Halakhah from the EJ

From the Encyclopedia Judaica

The word “halakhah” (from the root halakh, “to go”), the legal side of Judaism (as distinct from aggadah, the name given to the nonlegal material, particularly of the rabbinic literature), embraces personal, social, national, and international relationships, and all the other practices and observances of Judaism.

In the Bible the good life is frequently spoken of as a way in which men are “to go,” e.g., “and shalt show them the way wherein they are to go and the work that they must do” (Ex. 18:20). Originally the term halakhah (pl. halakhot) had the meaning of the particular law or decision in a given instance, as in the frequent expression “this is a law given to Moses on Sinai” (*Halakhah le-Moshe mi-Sinai). This usage persisted, but side by side with it there developed the use of halakhah as a generic term for the whole legal system of Judaism, embracing all the detailed laws and observances. For instance, the Talmud (Shab. 138b) comments on “the word of the Lord” (Amos 8:12) that this means the halakhah.

The study of the halakhah in the rabbinic period and beyond it became the supreme religious duty. Because of its difficult subject matter and its importance for practical Judaism this study took precedence over that of any other aspect of Jewish teaching. Typical is the rabbinic saying that after the destruction of the Temple, God has nothing else in His world than the four cubits of the halakhah (Ber. 8a). The superiority of halakhic study over aggadic was expressed in the parable of the two merchants, one selling precious stones, the other small ware. Only the connoisseur comes to buy from the former (Sot. 40a).

The general assumption in the classical Jewish sources is that the halakhah in its entirety goes back to Moses, except for various later elaborations, extensions, applications, and innovations in accordance with new circumstances. Thus Maimonides (Yad, intro.) counts 40 generations backward from R. Ashi, the traditional editor of the Babylonian Talmud, to Moses and concludes: “In the two Talmuds and the Tosefta, the Sifra and the Sifrei, in all these are explained the permitted and the forbidden, the clean and the unclean, the liabilities and lack of liability, the unfit and the fit, as handed down from person to person from the mouth of Moses our teacher at Sinai.” But the verdict of modern scholarship is that the halakhah has had a history and that it is possible to trace the stages in its development with a considerable degree of success (see below).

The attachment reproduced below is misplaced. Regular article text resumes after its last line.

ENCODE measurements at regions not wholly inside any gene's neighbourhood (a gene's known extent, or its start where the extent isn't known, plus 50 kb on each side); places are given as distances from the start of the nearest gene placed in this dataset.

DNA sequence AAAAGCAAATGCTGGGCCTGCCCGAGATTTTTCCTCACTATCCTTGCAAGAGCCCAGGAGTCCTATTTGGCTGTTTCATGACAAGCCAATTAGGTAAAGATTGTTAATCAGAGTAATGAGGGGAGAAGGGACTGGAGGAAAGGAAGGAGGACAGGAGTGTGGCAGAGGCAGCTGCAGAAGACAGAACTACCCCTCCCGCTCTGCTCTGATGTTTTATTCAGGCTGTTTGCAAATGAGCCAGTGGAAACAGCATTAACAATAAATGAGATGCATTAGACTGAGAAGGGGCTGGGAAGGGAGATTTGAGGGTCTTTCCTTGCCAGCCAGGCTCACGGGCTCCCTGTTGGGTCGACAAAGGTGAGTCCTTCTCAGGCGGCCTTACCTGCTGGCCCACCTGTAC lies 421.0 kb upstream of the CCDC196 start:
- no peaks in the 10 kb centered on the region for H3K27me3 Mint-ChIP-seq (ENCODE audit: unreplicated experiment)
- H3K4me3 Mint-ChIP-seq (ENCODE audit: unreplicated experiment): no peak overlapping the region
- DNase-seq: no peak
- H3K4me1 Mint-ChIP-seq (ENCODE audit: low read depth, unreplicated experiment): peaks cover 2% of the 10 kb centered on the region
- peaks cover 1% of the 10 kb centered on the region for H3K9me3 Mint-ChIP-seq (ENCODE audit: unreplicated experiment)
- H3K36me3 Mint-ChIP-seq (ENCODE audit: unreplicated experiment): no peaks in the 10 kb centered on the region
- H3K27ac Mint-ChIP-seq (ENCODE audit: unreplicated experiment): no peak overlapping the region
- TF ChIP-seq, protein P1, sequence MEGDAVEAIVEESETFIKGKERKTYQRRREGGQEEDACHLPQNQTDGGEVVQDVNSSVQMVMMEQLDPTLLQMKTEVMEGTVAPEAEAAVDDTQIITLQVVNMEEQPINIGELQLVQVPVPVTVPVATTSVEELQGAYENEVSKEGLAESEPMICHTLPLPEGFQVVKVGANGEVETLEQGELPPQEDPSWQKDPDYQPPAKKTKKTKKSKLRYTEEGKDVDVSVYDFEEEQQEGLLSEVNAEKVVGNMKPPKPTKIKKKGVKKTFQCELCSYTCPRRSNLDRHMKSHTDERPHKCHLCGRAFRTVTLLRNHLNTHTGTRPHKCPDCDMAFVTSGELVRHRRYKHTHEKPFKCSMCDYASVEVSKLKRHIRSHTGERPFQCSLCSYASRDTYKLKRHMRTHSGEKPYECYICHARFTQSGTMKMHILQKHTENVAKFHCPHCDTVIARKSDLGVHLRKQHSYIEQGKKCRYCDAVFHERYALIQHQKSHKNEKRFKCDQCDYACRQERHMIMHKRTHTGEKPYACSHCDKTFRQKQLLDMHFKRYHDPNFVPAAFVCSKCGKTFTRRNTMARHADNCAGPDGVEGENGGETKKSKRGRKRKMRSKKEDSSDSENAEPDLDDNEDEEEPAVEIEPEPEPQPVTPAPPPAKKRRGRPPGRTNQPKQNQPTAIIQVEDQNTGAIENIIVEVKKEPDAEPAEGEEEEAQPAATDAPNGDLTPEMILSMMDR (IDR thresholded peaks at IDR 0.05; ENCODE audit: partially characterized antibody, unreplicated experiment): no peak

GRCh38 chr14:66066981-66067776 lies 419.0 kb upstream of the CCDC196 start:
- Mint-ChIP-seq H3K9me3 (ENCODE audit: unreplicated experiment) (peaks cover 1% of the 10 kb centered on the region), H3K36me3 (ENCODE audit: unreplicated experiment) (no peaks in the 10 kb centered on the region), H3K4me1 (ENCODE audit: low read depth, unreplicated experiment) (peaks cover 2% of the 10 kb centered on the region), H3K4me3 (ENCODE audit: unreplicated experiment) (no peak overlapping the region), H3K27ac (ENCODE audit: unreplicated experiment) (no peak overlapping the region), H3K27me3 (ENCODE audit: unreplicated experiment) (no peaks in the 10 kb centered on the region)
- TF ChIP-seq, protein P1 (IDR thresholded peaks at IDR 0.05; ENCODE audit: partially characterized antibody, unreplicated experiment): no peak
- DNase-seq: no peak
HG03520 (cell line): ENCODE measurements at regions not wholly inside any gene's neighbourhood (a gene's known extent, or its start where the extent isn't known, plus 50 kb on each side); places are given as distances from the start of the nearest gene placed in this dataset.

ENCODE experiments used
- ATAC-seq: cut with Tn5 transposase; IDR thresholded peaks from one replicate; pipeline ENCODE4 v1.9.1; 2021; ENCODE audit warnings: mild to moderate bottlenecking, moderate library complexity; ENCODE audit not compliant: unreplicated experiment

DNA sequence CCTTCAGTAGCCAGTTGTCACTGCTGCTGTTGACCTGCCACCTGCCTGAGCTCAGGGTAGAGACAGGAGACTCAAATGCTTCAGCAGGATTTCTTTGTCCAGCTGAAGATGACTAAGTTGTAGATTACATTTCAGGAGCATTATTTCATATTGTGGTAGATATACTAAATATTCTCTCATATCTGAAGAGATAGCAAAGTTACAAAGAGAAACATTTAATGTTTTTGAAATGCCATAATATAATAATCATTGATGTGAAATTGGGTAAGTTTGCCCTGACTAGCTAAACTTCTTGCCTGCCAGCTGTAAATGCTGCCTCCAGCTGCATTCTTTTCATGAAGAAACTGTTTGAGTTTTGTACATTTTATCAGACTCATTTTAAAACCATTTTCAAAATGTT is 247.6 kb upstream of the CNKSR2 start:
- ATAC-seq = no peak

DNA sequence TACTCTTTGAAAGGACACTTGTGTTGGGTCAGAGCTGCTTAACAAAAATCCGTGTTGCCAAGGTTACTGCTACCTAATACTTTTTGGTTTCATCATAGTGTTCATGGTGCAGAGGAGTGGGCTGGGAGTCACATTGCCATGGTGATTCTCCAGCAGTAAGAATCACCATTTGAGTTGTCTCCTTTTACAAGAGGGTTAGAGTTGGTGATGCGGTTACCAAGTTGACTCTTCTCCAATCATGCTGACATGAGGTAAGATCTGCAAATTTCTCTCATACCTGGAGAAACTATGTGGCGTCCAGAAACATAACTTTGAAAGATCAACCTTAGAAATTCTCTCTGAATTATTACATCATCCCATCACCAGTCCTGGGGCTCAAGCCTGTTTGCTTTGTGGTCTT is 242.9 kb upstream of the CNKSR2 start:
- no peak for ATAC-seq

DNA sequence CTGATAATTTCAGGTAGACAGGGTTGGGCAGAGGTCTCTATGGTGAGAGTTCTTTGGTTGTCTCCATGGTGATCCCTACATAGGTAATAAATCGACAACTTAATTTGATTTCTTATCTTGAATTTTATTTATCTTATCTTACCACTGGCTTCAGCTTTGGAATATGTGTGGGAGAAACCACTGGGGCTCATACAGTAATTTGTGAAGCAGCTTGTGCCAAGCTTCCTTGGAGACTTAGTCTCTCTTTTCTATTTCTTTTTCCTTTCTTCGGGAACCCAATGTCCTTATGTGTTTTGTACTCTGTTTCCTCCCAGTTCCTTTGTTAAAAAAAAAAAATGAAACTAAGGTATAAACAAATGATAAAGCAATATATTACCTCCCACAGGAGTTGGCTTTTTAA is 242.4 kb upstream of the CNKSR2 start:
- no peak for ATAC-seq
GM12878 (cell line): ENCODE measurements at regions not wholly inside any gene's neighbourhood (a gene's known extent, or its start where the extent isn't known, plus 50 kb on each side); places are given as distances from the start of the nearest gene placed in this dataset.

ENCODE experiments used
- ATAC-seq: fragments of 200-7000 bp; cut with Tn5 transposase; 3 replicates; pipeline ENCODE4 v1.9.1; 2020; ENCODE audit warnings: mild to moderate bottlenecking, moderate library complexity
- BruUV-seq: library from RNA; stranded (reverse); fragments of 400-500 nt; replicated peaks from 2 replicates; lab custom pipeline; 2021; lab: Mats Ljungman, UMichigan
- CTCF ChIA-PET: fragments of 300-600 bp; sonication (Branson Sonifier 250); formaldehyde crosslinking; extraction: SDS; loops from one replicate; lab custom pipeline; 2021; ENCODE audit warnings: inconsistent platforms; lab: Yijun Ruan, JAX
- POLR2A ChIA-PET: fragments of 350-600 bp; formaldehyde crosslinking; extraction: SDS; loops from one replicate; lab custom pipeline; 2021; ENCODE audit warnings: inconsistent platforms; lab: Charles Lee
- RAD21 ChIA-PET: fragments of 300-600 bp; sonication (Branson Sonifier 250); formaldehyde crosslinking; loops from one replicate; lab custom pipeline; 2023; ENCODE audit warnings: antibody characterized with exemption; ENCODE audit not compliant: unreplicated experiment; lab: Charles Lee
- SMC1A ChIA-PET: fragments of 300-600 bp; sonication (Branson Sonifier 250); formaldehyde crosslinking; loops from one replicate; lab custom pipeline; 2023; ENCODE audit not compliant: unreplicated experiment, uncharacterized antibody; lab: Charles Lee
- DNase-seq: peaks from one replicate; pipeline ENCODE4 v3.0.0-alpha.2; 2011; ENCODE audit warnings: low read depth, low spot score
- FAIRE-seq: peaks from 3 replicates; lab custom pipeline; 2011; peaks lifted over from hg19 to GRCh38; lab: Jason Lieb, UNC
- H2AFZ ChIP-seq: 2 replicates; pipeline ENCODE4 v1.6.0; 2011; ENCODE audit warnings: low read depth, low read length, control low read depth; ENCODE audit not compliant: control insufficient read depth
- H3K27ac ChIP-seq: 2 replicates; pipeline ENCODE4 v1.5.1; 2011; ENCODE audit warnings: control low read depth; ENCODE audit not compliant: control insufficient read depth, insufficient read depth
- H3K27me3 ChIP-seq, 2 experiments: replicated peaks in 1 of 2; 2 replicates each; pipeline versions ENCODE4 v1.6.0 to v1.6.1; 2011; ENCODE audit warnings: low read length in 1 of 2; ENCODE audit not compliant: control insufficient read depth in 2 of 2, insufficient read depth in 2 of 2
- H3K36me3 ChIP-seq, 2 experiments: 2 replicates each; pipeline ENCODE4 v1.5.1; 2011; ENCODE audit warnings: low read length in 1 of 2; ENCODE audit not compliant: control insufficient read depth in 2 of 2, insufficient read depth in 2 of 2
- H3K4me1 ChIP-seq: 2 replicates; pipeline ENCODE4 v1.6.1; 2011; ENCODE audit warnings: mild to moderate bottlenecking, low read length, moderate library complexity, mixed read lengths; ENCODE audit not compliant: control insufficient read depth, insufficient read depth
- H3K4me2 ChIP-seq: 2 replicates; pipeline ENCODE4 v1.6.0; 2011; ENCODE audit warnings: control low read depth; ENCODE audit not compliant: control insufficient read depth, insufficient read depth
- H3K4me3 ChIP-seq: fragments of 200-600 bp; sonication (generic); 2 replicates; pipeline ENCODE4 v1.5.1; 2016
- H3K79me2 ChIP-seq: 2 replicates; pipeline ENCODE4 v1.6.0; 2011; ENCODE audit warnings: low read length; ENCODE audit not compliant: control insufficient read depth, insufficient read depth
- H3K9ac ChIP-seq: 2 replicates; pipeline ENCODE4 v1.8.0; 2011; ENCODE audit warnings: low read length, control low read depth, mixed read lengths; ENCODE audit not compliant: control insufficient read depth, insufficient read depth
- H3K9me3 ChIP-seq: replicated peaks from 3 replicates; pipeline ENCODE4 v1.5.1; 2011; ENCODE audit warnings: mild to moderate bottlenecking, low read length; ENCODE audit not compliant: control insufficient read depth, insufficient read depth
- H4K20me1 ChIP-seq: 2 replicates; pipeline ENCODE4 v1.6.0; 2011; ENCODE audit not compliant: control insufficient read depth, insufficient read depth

[Louis Jacobs]

Sources of Authority

Like other legal systems, the halakhah is composed of different elements, not all of equal value, since some are regarded be differentiated:

THE WRITTEN LAW. According to the traditional concept of halakhic Judaism, the Written Law is not a collection of legal, religious, ethical statutes and the like deriving from separate sources, but a law uniform in nature and content and a revelation of the will of God – a revelation that was a single nonrecurring historical event (at Sinai). This law is considered to be a book of commandments, positive and negative, numbering 613 (see *Commandments, the 613).


On the verse “These are the commandments” (Lev. 27:34), the Sifra (Be-Ḥukkotai, 13:7) comments, “Henceforth no prophet may make innovations.” Thus such commandments or injunctions the source of which is in the words of the prophets or the Hagiographa (referred to as Kabbalah) are generally regarded as of Sinaitic force, on the assumption that the prophets received them as an interpretation or as a halakhah given to Moses at
Sinai. Thus, e.g., it is inferred from Jeremiah 32:44; “and subscribe
the deeds, and seal them, and call witnesses,” that the signature
by witnesses to a document is a Sinaitic law (Git. 36a). At times, however, the amoraim conclude that the verse is to be regarded as a mere support (*asmakhta), and the matter does not come within the definition of Torah law. An ambivalent attitude on their part toward traditional statements can be discerned; there is even in the Babylonian Talmud a rule: inferences concerning statements of the Torah may not be drawn from statements
contained in Kabbalah (Ḥag. 10b; BK 2b; Nid. 23a).